For thousands of years, crosses have been used in all types of Christian faith. The holy cross tattoos are a simple design that has taken on many forms, especially among tribal art tattoos. Tribal cross tattoos have become main-stream in tattoo parlors around the world, and known for their distinct look of heavy black lined ink and beautiful bold shapes. Originally this style of art was inspired by the Maori tribe and has now been adopted by many modern day groups such as the Gothics with their Gothic Cross Tattoos.
Even as there are many different styles or versions of the cross, the meaning is all the same in sentiment or tradition. Tribal cross tattoos and celtic cross tattoos are the top choice among tattoo seekers; they have so many interesting and unique designs that can be incorporated. Most people who seek out tattoos do so for sentimental reasons or to show their heritage pride. The holy cross tattoos are less a religious statement and more often used combined with a tribal tattoos cross for ornamental looks. A simple cross has four sections which we call the "cardinal points", and have been interpreted among the Christian faiths as the world separated into four elements. It is also said among the Christians that the never-ending lines represent the divinity and the world.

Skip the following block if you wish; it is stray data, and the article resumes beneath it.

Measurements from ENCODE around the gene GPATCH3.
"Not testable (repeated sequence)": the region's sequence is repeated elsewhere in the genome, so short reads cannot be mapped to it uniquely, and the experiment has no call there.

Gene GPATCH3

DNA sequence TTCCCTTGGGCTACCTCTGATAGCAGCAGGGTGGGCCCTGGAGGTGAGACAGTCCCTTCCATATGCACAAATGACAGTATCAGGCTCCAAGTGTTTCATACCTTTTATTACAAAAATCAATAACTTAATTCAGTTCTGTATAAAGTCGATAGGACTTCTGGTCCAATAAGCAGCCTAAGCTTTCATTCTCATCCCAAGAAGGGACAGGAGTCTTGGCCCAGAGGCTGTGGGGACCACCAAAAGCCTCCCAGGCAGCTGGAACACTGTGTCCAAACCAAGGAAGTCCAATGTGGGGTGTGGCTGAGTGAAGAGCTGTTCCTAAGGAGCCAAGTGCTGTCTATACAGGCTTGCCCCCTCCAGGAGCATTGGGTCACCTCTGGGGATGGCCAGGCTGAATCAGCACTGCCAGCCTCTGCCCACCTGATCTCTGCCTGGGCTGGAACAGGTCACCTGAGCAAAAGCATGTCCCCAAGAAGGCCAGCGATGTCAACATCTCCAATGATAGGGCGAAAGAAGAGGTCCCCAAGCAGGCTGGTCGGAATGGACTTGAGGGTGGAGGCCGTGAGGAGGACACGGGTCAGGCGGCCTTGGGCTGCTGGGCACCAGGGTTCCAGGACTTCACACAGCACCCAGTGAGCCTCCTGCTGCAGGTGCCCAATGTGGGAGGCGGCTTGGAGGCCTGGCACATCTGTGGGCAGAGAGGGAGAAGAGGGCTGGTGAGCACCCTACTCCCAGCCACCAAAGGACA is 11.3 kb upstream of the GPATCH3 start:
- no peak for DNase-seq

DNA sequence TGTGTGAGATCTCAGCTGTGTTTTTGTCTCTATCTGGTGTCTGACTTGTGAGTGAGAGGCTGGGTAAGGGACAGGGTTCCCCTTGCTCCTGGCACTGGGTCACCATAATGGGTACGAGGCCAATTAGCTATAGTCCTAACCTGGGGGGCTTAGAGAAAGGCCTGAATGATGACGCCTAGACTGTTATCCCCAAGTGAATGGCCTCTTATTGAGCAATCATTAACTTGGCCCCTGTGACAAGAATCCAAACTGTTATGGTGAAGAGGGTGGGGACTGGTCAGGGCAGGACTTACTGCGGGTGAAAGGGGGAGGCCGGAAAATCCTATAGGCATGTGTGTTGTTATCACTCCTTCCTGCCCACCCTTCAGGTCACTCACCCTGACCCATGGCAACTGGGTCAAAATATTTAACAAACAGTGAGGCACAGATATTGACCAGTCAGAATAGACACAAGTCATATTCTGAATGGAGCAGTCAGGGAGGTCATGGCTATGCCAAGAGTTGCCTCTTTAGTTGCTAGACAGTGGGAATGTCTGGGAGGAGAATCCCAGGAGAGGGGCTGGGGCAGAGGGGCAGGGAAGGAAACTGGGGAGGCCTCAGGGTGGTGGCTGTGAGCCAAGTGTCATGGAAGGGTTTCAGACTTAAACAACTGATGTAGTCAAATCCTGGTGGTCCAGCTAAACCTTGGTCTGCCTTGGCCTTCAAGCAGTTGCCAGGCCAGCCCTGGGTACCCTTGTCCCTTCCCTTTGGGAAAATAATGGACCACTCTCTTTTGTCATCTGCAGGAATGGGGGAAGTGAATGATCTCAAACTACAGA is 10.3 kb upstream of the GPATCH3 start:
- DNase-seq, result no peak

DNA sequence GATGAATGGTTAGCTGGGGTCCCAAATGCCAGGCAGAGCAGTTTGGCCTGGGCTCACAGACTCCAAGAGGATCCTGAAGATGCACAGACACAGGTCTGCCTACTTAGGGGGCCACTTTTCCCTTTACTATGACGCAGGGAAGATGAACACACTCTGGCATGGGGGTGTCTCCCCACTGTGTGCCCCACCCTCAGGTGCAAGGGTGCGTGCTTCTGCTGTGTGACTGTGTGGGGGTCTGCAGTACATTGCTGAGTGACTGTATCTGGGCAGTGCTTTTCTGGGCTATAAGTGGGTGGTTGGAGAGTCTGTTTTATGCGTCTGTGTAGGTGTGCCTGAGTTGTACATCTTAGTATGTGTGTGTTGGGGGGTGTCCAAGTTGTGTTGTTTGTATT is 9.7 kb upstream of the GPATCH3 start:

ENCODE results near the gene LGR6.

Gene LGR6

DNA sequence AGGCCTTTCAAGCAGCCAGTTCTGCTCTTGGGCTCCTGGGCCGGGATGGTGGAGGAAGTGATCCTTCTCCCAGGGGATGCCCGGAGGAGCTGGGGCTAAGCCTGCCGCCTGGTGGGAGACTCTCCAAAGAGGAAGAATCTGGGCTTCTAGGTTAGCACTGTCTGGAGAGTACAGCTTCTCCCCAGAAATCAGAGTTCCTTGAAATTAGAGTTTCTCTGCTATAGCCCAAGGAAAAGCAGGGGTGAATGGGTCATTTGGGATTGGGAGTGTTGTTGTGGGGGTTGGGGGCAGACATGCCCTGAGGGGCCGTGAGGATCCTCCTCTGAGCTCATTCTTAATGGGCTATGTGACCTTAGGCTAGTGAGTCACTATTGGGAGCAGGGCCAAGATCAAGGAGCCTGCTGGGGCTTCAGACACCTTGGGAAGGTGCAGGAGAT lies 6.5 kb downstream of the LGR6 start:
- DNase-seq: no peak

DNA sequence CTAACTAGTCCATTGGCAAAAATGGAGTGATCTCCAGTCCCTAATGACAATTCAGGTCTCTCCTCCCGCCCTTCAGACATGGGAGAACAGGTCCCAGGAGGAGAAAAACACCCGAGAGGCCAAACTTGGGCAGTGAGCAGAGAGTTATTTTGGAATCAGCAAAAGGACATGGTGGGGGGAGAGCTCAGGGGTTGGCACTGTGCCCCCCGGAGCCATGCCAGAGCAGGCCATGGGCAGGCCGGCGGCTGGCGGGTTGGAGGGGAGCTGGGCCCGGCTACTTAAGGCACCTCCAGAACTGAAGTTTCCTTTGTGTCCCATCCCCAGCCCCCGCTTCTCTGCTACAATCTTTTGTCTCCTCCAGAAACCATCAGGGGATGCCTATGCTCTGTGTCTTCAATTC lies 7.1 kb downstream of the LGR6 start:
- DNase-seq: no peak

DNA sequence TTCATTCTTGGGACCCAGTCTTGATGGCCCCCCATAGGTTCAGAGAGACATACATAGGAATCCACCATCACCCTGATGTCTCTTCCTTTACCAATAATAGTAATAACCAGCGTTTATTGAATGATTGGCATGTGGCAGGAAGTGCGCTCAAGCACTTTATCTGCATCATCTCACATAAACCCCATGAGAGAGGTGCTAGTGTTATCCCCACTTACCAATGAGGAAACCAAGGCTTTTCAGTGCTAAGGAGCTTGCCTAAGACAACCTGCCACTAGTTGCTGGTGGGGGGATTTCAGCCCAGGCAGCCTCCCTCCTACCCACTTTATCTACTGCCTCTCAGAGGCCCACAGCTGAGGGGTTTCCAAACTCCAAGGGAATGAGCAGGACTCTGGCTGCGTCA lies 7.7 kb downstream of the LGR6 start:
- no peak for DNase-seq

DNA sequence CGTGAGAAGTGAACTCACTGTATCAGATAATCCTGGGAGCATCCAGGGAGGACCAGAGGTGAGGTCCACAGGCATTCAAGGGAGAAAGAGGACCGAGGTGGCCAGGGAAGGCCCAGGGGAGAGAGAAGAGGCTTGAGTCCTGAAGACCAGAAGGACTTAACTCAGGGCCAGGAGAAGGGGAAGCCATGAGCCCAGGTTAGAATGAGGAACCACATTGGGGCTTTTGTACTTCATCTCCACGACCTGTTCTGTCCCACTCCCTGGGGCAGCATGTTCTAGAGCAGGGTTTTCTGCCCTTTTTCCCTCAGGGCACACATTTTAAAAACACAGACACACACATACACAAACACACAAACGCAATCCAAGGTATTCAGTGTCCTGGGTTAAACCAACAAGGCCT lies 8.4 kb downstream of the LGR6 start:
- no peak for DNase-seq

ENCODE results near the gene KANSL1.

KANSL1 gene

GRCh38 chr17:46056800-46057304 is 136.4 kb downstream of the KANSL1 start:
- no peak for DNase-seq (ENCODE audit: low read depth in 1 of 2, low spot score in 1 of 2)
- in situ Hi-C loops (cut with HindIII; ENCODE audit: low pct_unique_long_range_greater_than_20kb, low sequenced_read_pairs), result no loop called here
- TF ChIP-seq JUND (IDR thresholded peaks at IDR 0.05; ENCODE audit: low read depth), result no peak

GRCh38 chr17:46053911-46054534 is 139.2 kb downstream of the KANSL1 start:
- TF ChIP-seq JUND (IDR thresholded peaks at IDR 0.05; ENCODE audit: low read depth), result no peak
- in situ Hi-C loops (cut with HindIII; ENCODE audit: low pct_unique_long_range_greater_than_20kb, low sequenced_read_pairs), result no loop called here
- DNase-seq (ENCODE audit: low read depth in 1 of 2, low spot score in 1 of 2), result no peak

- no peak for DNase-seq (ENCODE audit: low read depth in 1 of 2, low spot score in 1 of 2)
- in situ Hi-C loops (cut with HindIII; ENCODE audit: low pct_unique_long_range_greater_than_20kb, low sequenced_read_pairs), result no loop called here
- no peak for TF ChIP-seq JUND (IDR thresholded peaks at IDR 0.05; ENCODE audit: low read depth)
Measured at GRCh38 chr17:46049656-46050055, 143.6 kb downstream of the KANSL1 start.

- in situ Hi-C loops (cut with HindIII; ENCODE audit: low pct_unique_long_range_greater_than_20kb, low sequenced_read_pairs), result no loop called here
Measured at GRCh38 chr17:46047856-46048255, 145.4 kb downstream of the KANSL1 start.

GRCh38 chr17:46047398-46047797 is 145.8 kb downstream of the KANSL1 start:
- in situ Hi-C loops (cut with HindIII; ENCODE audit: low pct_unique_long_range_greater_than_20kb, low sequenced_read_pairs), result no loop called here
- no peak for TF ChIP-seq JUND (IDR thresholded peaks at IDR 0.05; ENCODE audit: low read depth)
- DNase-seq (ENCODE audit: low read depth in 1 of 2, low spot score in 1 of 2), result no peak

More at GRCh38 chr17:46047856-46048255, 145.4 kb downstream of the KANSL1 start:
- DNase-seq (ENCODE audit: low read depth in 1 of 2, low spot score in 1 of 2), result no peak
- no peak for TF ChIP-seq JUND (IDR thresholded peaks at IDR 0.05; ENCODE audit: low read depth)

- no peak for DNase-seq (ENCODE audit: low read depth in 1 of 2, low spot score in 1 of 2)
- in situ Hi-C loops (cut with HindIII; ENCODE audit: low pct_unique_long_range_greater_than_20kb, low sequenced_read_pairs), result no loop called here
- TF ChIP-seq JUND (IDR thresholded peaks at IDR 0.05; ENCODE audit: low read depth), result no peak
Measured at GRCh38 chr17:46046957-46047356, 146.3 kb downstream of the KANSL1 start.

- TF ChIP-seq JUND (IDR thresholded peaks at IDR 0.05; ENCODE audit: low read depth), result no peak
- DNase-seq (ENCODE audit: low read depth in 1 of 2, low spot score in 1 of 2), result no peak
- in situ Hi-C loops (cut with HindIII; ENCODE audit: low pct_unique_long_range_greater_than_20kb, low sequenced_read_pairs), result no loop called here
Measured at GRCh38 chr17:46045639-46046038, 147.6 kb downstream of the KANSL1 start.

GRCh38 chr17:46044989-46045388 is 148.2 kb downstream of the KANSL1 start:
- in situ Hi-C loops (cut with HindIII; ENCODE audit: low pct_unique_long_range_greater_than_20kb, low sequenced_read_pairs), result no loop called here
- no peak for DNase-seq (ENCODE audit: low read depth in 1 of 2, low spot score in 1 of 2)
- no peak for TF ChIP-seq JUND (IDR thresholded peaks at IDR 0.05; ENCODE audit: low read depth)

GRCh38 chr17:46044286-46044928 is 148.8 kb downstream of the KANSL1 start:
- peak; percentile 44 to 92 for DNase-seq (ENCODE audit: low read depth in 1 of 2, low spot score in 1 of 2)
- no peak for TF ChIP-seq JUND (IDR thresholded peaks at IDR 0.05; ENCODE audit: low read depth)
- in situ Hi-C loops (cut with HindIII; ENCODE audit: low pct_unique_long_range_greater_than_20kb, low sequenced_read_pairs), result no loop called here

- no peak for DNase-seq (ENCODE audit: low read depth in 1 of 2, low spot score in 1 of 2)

What makes a tribal cross tattoos such a sought after design is the fact that they combine the ordinary cross with the beauty of tribal art. Tribal cross tattoos can be done in the traditional black only ink but also have been seen in beautiful tribal colors such as red, green, blue and purple. When colorful flowers or fairies are added to it, it can be a beautiful design choice for women who prefer a more feminine look.
The Celtic cross is another form of the holy cross tattoo used in the Catholic churches in Ireland and around the world, and it is also considered tribal. There has been, over the years, some debate as to whether the cross is indeed a Christian symbol, simply because it dates back to before Christianity, to the British Isles.